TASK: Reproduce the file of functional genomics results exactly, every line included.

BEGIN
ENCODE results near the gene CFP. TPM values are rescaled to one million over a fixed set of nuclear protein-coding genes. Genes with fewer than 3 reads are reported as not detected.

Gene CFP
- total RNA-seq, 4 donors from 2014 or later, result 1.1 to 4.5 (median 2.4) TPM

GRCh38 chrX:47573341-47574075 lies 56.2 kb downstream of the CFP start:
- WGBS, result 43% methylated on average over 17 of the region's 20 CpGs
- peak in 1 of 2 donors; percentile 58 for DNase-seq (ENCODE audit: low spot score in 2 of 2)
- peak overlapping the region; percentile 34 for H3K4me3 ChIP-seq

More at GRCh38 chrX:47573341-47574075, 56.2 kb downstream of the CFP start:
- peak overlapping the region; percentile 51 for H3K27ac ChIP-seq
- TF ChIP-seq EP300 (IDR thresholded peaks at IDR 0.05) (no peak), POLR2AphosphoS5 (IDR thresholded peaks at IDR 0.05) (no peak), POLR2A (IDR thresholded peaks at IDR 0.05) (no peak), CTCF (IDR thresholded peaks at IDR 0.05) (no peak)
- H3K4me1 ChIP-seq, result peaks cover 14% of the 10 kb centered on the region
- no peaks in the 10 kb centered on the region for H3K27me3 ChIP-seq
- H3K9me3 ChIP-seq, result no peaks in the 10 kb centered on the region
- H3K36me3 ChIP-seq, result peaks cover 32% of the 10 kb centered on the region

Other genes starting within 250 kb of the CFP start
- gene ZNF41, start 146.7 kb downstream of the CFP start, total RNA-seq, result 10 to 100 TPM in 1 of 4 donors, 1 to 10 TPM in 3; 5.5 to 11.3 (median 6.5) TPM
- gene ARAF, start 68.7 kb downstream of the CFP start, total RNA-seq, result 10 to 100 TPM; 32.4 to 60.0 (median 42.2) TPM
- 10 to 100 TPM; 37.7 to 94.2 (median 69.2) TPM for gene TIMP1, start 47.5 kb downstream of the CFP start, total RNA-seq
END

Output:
ENCODE results near the gene CFP. TPM values are rescaled to one million over a fixed set of nuclear protein-coding genes. Genes with fewer than 3 reads are reported as not detected.

Gene CFP
- total RNA-seq, 4 donors from 2014 or later, result 1.1 to 4.5 (median 2.4) TPM

GRCh38 chrX:47573341-47574075 lies 56.2 kb downstream of the CFP start:
- WGBS, result 43% methylated on average over 17 of the region's 20 CpGs
- peak in 1 of 2 donors; percentile 58 for DNase-seq (ENCODE audit: low spot score in 2 of 2)
- peak overlapping the region; percentile 34 for H3K4me3 ChIP-seq

More at GRCh38 chrX:47573341-47574075, 56.2 kb downstream of the CFP start:
- peak overlapping the region; percentile 51 for H3K27ac ChIP-seq
- TF ChIP-seq EP300 (IDR thresholded peaks at IDR 0.05) (no peak), POLR2AphosphoS5 (IDR thresholded peaks at IDR 0.05) (no peak), POLR2A (IDR thresholded peaks at IDR 0.05) (no peak), CTCF (IDR thresholded peaks at IDR 0.05) (no peak)
- H3K4me1 ChIP-seq, result peaks cover 14% of the 10 kb centered on the region
- no peaks in the 10 kb centered on the region for H3K27me3 ChIP-seq
- H3K9me3 ChIP-seq, result no peaks in the 10 kb centered on the region
- H3K36me3 ChIP-seq, result peaks cover 32% of the 10 kb centered on the region

Other genes starting within 250 kb of the CFP start
- gene ZNF41, start 146.7 kb downstream of the CFP start, total RNA-seq, result 10 to 100 TPM in 1 of 4 donors, 1 to 10 TPM in 3; 5.5 to 11.3 (median 6.5) TPM
- gene ARAF, start 68.7 kb downstream of the CFP start, total RNA-seq, result 10 to 100 TPM; 32.4 to 60.0 (median 42.2) TPM
- 10 to 100 TPM; 37.7 to 94.2 (median 69.2) TPM for gene TIMP1, start 47.5 kb downstream of the CFP start, total RNA-seq